Notable Items:

"A statute should be in a way that avoids placing its constitutionality in doubt." Canon 38 of Scalia and Garner Reading Law: The Interpretation of Legal Texts
The Major Questions Doctrine does the reverse assuming unconstitutionality unless there is “clear congressional authorization”.
Per this doctrine, when a unforeseen major question arises, the executive may not operate though its agencies to address the question till after Congress has provided “clear congressional authorization”.
Ignores the possiblity of Congress passing legislation barring agency action taken in response to an unforeseen major question.

Equates a requirement to "more stringently regulate" by states to an "injury" of those states. (See Majority Rationale quoting Part II page 14)
... the Government must--under the major questions doctrine--point to “clear congressional authorization” to regulate in that manner [make decisions of vast “economic and political significance.”]. Utility Air, 573 U. S., at 324.
Gorsuch Concurrence lists what he believes to be the conditions that trigger the Major Questions Doctrine and the characteristics of “clear congressional authorization”.

Assuming jurisdiction and justisibility, the instant case could have been decided on the basis of Congress granting authority to regulate each source indivdually. A system-wide regulation could be understood to exceed that authority. “If it is not necessary to decide more to a case, then in my view, it is necessary not to decide more to a case, ...." (John Roberts address to Georgetown University law graduates 2015) [Chevron deference?]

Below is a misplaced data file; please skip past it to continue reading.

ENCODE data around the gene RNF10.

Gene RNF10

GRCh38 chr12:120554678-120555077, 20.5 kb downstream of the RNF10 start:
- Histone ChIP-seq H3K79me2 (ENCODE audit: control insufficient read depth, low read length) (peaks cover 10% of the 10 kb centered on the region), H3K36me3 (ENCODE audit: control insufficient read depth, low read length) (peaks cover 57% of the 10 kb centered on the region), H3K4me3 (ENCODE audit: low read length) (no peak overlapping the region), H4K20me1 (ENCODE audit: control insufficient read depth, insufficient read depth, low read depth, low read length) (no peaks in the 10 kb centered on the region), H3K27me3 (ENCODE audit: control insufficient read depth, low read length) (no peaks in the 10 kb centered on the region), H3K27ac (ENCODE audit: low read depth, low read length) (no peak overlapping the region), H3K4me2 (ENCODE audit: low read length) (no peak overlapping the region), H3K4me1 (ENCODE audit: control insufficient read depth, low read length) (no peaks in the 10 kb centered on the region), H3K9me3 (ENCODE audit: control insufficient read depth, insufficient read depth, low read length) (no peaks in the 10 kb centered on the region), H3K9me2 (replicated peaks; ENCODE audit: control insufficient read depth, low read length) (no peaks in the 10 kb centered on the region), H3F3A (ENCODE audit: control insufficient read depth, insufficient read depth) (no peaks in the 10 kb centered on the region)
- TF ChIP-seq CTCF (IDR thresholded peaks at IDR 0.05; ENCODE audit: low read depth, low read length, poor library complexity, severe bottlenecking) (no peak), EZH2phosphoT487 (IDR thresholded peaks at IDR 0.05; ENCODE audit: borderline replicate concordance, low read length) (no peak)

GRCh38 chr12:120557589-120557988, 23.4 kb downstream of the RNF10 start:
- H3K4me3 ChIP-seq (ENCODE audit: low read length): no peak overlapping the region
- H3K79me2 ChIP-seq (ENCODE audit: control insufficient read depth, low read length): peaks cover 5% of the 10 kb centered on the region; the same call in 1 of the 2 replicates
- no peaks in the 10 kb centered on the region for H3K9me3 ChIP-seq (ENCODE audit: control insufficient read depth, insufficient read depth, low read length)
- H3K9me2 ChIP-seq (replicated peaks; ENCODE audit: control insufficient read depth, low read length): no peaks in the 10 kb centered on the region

Petitioner: West Virginia
Respondent: Environmental Protection Agency
Venue: Supreme Court of the United States
Opinion of the Court: West Virginia v. EPA (2022)

Issue(s) Before the Court:

... whether the “best system of emission reduction” identified by EPA in the Clean Power Plan was within the authority granted to the Agency in Section 111(d) of the Clean Air Act.

Petitioner's Claim(s):

Respondent's Claim(s):

Holding(s) and Disposition:


Material Facts:

Procedural History:


Roberts Majority Opinion (Thomas, Alito, Gorsuch, Kavanaugh, Barrett)

Gorsuch Concurrance (Alito (xxx)

Kagan Dissent (Breyer, Sotomayor) (xxx)

Full Recounting of Facts

Roberts Majority Full Argument (Thomas, Alito, Gorsuch, Kavanaugh, Barrett)